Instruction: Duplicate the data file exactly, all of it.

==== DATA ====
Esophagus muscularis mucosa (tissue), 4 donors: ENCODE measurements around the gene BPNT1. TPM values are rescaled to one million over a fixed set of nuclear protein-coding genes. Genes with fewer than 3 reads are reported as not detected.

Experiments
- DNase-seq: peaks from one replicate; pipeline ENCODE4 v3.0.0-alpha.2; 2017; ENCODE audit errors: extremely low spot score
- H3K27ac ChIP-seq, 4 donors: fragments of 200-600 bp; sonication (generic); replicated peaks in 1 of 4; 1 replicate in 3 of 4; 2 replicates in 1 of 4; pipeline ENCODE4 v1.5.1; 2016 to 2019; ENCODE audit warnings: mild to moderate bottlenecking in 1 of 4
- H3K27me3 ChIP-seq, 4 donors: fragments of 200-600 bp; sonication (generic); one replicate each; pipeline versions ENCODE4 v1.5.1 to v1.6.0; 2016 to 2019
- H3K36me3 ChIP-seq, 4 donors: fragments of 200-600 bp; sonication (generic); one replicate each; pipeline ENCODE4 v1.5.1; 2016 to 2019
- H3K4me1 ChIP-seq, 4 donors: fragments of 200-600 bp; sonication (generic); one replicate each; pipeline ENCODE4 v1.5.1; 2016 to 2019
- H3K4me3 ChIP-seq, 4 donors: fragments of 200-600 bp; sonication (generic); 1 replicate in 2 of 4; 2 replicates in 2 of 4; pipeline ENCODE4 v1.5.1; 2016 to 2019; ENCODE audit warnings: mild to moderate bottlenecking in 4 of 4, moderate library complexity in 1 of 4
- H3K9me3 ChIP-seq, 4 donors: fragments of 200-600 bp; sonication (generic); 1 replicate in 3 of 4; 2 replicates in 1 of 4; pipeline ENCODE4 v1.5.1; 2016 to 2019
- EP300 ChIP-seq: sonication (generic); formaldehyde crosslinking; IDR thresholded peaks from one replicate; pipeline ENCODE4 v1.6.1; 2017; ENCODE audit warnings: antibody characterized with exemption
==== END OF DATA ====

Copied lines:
Esophagus muscularis mucosa (tissue), 4 donors: ENCODE measurements around the gene BPNT1. TPM values are rescaled to one million over a fixed set of nuclear protein-coding genes. Genes with fewer than 3 reads are reported as not detected.

Experiments
- DNase-seq: peaks from one replicate; pipeline ENCODE4 v3.0.0-alpha.2; 2017; ENCODE audit errors: extremely low spot score
- H3K27ac ChIP-seq, 4 donors: fragments of 200-600 bp; sonication (generic); replicated peaks in 1 of 4; 1 replicate in 3 of 4; 2 replicates in 1 of 4; pipeline ENCODE4 v1.5.1; 2016 to 2019; ENCODE audit warnings: mild to moderate bottlenecking in 1 of 4
- H3K27me3 ChIP-seq, 4 donors: fragments of 200-600 bp; sonication (generic); one replicate each; pipeline versions ENCODE4 v1.5.1 to v1.6.0; 2016 to 2019
- H3K36me3 ChIP-seq, 4 donors: fragments of 200-600 bp; sonication (generic); one replicate each; pipeline ENCODE4 v1.5.1; 2016 to 2019
- H3K4me1 ChIP-seq, 4 donors: fragments of 200-600 bp; sonication (generic); one replicate each; pipeline ENCODE4 v1.5.1; 2016 to 2019
- H3K4me3 ChIP-seq, 4 donors: fragments of 200-600 bp; sonication (generic); 1 replicate in 2 of 4; 2 replicates in 2 of 4; pipeline ENCODE4 v1.5.1; 2016 to 2019; ENCODE audit warnings: mild to moderate bottlenecking in 4 of 4, moderate library complexity in 1 of 4
- H3K9me3 ChIP-seq, 4 donors: fragments of 200-600 bp; sonication (generic); 1 replicate in 3 of 4; 2 replicates in 1 of 4; pipeline ENCODE4 v1.5.1; 2016 to 2019
- EP300 ChIP-seq: sonication (generic); formaldehyde crosslinking; IDR thresholded peaks from one replicate; pipeline ENCODE4 v1.6.1; 2017; ENCODE audit warnings: antibody characterized with exemption